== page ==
WSSCC’s 2017-2020 strategy consultation in Islamabad, Pakistan, on 28 July, culminated an important series of meetings in the country during the week, all of which will help guide WSSCC as it develops its new global strategy and increases engagement in the South Asian country of over 200 million people.
Held at the Serena Hotel, the consultation was arranged by National Coordinator Tanya Khan and included many of the same participants who had attended a WSSCC learning and sharing workshop on the 26th and the 27th, and a national consultation on SDG 6 on the 25th. Officials from federal, provincial, and local governments, together with civil society organizations and key agencies such as UNICEF, WaterAid and Plan Pakistan, including WSSCC members participated in all of the meetings.
On the 25th, Mr. Tanveer Aslam Malik, Minister Housing Urban Development and Public Health Engineering Department, the Government of Punjab, Pakistan, set the tone for discussions that resonated through the week. With over 100 million people, Punjab is the largest of Pakistan’s provinces. He referred to the country’s sanitation and hygiene needs in other provinces and regions, including Balochistan, Sindh, Khyber Pakhtunkhwa, Gilgit Baltistan, Azad Jammu & Kashmir (AJ&K), and the Federally Administered Tribal Areas.
“We have reached a tipping point, and toilet use is fast becoming social norm,” said Mr. Tanveer Aslam. “As we move towards universal coverage and reducing the last 13% of open defecators, ensuring equity is a major challenge. The last few are always hardest to reach. On drinking water: we have good access and less disparities but ensuring access with good quality of drinking water would be a challenge.”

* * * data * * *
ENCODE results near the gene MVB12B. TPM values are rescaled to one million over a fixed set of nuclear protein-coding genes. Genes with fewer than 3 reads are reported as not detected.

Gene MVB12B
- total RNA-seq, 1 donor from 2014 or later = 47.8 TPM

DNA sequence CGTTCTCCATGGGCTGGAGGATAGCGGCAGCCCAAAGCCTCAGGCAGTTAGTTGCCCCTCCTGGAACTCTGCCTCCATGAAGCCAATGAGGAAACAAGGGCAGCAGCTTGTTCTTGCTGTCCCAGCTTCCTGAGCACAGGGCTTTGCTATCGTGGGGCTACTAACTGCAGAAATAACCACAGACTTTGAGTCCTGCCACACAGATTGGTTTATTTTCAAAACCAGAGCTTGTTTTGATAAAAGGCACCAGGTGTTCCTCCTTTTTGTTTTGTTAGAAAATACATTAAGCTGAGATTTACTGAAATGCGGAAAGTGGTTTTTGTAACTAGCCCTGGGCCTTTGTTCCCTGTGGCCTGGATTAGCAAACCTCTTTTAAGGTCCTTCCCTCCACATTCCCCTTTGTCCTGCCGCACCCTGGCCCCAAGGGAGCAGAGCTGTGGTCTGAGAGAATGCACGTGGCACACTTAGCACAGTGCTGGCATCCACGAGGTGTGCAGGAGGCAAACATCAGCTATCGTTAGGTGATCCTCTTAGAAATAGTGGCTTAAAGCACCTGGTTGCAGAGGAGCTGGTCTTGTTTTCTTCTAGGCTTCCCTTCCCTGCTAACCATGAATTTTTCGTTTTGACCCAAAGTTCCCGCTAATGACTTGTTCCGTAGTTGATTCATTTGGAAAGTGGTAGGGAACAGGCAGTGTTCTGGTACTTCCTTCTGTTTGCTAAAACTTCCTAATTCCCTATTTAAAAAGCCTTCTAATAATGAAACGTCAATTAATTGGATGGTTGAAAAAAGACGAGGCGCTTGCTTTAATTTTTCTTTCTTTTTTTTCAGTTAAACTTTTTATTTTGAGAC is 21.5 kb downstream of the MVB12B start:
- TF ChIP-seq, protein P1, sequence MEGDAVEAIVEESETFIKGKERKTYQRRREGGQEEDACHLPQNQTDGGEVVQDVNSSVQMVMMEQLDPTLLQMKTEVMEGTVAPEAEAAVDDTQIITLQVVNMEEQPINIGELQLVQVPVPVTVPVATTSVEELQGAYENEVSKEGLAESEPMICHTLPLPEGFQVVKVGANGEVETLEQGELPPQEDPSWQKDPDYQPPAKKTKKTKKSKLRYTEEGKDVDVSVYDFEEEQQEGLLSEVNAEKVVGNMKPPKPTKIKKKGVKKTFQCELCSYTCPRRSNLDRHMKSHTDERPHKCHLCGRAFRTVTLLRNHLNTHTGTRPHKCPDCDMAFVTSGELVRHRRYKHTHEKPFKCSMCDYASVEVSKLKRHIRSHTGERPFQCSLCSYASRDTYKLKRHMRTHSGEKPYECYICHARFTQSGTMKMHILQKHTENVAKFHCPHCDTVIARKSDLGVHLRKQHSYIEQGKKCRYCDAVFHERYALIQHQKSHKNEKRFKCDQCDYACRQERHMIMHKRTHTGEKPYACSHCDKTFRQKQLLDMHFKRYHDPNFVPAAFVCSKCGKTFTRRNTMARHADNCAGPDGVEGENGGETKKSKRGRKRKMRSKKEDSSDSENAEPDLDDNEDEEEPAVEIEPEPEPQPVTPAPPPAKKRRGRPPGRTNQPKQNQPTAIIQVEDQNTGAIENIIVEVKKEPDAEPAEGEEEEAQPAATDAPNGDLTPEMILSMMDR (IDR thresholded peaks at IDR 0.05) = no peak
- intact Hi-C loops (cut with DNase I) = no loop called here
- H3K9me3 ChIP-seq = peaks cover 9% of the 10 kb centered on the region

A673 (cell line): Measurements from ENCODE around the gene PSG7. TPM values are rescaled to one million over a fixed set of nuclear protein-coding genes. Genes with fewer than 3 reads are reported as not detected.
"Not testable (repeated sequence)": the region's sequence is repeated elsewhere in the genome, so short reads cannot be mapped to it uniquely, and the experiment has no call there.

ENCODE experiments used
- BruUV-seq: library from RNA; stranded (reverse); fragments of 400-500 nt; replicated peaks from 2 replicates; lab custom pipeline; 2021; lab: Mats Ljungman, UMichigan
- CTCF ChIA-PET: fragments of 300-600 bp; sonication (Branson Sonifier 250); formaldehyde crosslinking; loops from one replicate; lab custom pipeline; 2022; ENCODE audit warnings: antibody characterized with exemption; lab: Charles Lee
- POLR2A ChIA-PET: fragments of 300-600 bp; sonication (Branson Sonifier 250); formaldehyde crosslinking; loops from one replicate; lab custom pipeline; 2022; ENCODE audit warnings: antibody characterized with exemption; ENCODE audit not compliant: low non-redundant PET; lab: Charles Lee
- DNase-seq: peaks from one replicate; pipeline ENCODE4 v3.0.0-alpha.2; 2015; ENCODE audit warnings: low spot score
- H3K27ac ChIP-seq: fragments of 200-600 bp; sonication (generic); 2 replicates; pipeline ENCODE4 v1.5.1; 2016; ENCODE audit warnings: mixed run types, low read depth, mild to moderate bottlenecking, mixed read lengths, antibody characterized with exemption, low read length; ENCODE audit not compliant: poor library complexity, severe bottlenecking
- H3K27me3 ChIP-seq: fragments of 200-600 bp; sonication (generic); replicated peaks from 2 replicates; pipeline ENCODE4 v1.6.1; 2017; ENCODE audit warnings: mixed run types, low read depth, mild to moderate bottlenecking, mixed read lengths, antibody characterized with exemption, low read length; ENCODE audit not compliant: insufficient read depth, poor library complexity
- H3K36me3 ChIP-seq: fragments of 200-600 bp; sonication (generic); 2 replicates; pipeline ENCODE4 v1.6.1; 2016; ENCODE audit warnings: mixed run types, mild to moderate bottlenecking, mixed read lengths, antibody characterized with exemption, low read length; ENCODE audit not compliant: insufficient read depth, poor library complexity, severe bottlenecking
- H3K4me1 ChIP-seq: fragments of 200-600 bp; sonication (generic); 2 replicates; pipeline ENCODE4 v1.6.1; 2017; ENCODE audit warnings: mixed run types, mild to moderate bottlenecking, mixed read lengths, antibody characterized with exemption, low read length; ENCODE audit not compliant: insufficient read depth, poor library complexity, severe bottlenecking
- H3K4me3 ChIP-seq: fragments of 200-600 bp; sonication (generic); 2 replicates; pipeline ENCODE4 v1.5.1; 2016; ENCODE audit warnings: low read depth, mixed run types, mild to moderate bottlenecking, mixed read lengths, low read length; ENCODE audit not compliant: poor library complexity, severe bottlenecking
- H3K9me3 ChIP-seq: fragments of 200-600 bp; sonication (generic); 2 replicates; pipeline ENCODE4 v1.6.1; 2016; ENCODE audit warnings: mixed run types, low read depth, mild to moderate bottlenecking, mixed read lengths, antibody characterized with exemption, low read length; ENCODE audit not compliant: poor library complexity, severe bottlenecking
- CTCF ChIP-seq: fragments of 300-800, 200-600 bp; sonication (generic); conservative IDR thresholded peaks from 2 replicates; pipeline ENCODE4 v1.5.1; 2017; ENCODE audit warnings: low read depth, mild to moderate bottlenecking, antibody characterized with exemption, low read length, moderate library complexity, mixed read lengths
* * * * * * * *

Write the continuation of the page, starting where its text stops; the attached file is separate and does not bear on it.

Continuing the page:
Pakistan is committed to meeting the SDG targets, he said, noting that all partners will need to act in new and different ways, and considerable increases in resources, including financial, will be needed. “Regarding reducing open defecation, our government has taken substantial steps to make Punjab Open Defecation Free by 2018,” he added.
According to WHO/UNICEF Joint Monitoring Programme for Water Supply and Sanitation figures published in 2015, 91% of the population of the country had access to an improved water source, and 64% had improved sanitation.
During the WSSCC strategy consultation on July 28th, there was general agreement on the relevance of the six propositions proposed for WSSCC’s future work. It was noted that the propositions linked quite solidly to most of the country’s sanitation and hygiene needs identified during the course of the day and during the week. These include greater coordination, capacity building and knowledge sharing, especially at the provincial, district and local levels, grassroots community mobilisation and engagement; advocacy and more.